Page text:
An appendix is subjoined to the work in which, the more strikingly to illustrate his system, the author has exhibited contrasted tables of descent, and forms of various deeds of sale, mortgage, and settlenient, according to the present laws and to the proposed system; the latter being accompanied by a short exposition of the principles on which they are framed. We were scarcely prepared, even by all that preceded it, for so singular an exhibition of the economizing power of his provisions as is presented by these contrasted forms.

We trust that we have now presented to our readers an accurate view of this singular work; which is evidently the production of a gentleman not only thoroughly conversant with the English law of property, and the modes of its transmission, but who has also bestowed great thought and reflection on the principles of universal law; particularly with reference to the motives which influenced the compilers of that extraordinary code designated by the name of the late French Emperor. To its provisions, throughout the work, he makes frequent recurrence---so frequent, as to have tempted us now and then to remind him, that he pro

fessed to legislate, not as a cosmopolitan philosopher, but as an :: Englishman, and for Englishmen ;-Σπαρτην ελαχες κεινην κοσμεί

We are disposed, however, on more deliberation, to give credit # to the readiness and ardency with which he draws from foreign

sources, and especially from the brilliant theories of Montesquieu, illustrations of his own doctrines, indicative at once of the power and the disposition to generalize on this most important of legislative subjects. Many indeed may feel a disposition to shrink from his suggestions, as carrying too much the semblance of, what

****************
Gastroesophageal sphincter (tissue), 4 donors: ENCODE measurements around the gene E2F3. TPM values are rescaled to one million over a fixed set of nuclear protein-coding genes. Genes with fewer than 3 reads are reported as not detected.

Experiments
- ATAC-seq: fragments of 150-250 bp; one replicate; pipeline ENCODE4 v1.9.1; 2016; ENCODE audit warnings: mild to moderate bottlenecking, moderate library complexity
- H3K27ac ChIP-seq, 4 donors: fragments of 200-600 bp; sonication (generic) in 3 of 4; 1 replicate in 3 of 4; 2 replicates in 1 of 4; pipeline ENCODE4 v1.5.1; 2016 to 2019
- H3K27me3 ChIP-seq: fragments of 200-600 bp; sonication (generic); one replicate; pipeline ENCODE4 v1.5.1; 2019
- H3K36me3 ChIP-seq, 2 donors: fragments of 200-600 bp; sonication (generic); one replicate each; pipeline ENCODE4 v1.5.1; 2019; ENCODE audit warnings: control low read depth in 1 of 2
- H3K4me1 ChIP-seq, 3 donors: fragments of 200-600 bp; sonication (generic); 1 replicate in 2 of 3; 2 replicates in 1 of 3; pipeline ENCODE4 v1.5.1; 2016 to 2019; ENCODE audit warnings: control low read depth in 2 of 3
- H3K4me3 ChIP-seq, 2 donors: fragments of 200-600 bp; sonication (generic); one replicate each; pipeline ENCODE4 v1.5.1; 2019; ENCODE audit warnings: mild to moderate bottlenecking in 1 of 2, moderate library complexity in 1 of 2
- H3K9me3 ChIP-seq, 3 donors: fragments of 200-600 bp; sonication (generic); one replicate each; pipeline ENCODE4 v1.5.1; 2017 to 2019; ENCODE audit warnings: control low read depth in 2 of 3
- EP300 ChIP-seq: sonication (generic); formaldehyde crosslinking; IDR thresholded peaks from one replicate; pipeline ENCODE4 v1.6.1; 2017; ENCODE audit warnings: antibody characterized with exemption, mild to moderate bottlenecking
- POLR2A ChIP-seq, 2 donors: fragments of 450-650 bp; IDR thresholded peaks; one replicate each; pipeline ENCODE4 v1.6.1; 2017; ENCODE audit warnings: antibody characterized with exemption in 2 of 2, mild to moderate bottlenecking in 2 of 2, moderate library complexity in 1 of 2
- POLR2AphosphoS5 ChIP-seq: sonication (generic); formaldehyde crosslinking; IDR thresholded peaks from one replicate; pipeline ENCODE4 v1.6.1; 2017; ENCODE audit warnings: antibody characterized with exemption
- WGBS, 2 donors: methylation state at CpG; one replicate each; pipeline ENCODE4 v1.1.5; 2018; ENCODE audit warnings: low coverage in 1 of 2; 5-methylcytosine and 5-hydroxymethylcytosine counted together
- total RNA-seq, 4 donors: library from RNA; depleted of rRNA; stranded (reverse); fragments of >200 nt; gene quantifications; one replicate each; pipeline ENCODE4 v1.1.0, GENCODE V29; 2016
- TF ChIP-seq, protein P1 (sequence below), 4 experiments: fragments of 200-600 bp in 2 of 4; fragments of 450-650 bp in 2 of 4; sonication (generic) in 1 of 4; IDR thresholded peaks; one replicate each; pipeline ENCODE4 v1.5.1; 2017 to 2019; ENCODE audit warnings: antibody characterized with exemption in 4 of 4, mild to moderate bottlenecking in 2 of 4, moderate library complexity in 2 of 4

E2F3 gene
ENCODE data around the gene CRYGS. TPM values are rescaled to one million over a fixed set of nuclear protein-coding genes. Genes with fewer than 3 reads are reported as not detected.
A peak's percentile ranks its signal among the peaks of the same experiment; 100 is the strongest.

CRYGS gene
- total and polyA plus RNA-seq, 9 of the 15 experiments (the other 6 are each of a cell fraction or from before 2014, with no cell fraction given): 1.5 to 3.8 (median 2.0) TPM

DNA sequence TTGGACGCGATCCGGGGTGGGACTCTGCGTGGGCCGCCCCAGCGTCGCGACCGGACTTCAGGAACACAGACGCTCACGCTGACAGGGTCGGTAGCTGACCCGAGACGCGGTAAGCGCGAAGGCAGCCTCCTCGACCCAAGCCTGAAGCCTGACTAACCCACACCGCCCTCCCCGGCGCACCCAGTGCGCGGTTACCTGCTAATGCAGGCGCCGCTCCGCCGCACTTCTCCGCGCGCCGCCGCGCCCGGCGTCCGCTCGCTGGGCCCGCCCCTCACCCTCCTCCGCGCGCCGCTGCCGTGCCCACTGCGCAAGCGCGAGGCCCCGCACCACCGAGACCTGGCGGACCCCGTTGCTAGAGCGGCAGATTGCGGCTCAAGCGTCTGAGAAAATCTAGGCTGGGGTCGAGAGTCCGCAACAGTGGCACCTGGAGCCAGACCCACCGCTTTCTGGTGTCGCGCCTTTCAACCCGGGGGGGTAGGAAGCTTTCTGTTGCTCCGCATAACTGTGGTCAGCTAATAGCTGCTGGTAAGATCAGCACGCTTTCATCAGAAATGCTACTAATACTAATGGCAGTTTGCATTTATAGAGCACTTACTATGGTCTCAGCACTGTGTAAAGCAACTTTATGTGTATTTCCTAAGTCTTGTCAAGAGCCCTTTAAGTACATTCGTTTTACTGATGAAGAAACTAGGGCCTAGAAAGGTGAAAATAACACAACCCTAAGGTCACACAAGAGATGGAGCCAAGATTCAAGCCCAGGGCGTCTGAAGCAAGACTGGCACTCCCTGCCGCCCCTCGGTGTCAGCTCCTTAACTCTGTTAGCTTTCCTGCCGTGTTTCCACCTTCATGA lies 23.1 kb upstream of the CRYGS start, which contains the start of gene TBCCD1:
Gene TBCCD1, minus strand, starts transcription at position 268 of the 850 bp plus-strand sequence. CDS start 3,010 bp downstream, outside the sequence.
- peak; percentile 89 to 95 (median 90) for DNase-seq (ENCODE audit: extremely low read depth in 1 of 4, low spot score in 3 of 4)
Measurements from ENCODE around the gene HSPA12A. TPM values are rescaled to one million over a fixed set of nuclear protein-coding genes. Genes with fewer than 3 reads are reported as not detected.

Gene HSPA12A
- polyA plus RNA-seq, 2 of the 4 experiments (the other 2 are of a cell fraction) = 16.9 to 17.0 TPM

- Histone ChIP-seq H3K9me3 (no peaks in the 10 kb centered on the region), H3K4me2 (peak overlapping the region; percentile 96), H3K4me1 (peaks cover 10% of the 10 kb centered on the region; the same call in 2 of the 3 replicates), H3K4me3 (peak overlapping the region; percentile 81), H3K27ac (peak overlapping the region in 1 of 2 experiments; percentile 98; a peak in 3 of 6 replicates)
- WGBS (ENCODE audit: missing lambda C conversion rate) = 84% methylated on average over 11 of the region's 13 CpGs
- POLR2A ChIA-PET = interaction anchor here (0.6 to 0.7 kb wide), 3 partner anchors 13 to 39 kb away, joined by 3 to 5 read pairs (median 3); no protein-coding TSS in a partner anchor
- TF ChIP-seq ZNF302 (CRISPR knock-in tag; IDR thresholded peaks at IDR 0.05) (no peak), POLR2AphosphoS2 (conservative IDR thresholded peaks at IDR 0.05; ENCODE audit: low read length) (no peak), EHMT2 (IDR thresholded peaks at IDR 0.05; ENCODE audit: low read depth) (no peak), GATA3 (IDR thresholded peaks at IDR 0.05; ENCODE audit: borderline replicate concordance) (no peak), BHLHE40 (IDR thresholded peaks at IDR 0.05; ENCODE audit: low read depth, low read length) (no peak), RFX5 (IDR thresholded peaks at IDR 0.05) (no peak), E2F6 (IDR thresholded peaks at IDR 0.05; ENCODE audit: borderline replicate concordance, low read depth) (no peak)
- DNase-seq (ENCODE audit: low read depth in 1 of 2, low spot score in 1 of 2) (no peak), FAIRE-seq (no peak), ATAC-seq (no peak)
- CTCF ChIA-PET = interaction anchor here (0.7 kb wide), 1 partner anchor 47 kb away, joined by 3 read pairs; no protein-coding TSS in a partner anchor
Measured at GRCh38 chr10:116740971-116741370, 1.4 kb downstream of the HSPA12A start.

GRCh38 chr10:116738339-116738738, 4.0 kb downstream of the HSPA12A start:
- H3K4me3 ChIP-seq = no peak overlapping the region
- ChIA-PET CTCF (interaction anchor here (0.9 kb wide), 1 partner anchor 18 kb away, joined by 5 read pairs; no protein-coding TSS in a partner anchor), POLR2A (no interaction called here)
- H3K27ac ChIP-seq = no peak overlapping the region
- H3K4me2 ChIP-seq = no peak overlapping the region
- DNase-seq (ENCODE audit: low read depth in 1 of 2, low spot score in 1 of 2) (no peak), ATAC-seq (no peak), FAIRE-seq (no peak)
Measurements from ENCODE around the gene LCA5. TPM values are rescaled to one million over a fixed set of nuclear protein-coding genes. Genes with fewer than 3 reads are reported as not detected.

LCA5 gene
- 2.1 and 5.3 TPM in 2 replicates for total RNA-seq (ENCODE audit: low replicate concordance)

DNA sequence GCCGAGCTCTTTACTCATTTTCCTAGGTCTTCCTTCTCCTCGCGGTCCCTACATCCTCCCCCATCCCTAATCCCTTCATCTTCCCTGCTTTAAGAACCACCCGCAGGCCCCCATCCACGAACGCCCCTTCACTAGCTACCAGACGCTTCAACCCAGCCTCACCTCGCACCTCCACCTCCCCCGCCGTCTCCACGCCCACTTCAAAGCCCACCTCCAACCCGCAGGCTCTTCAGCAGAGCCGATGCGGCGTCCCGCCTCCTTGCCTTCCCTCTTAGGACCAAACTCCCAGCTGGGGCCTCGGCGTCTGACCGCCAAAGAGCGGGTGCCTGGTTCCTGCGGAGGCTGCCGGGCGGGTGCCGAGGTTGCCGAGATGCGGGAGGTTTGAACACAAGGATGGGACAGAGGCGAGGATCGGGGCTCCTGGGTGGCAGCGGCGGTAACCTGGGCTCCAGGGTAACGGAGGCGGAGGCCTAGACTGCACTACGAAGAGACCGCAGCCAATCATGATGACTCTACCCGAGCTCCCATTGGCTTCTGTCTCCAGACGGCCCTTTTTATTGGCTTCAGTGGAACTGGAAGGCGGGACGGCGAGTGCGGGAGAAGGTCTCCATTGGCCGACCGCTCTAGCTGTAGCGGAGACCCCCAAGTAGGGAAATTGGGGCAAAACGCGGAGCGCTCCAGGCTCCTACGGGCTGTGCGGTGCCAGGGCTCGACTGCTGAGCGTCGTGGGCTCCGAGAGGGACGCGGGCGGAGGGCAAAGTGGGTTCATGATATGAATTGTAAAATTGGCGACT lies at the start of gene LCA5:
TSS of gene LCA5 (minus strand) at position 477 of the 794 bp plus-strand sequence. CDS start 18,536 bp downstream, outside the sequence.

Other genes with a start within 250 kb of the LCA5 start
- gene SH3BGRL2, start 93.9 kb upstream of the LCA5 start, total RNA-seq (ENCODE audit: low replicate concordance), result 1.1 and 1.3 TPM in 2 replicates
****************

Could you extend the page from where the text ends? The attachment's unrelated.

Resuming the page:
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is usually termed, a radical reform-and, no doubt, those sug. gestions go to subvert some established principles, as well as a multitude of (what are too often mistaken for principles) established forms and ordinances. But, although forms and principles are frequently confounded by ignorance, and still more frequently by prejudice or interest, nothing is of such vital importance in all legislative discussion, as that care, amounting even to jealousy, should be taken to extricate the subject from so grievous an error as that which would elevate the petty concerus of clerks and notaries to a level with the great landmarks of law, the constituted bulwarks of civil liberty and religion. The true question is, whether, consistently with the preservation of these landmarks, and with the security of their deferees, the proposed system is practicable;—and we see nothing in the outline presented to us, to convict it of impracticability-we see nothing even to induce us to question, whether the facts bear out the author's repeated assertions—that, to at least a considerable ertent, the laws of property may be reformed without innovating: and that, where innovation or abolition is thought to be necessary, the proposal is sanctioned in most instances by prior legislative changes, of the same or a greater extent, and in the rest, by jus. tice, or obvious expediency.

1. It must be admitted, that the statute of 12 Car. 2. introduced a much more extensive abrogation of the then existing law as to tenures, than any thing which Mr. Humphreys proposes ; and that also at a far greater gratuitous sacrifice on the part of the feudal lord, than any to which his patriotism is by the

present measures subjected.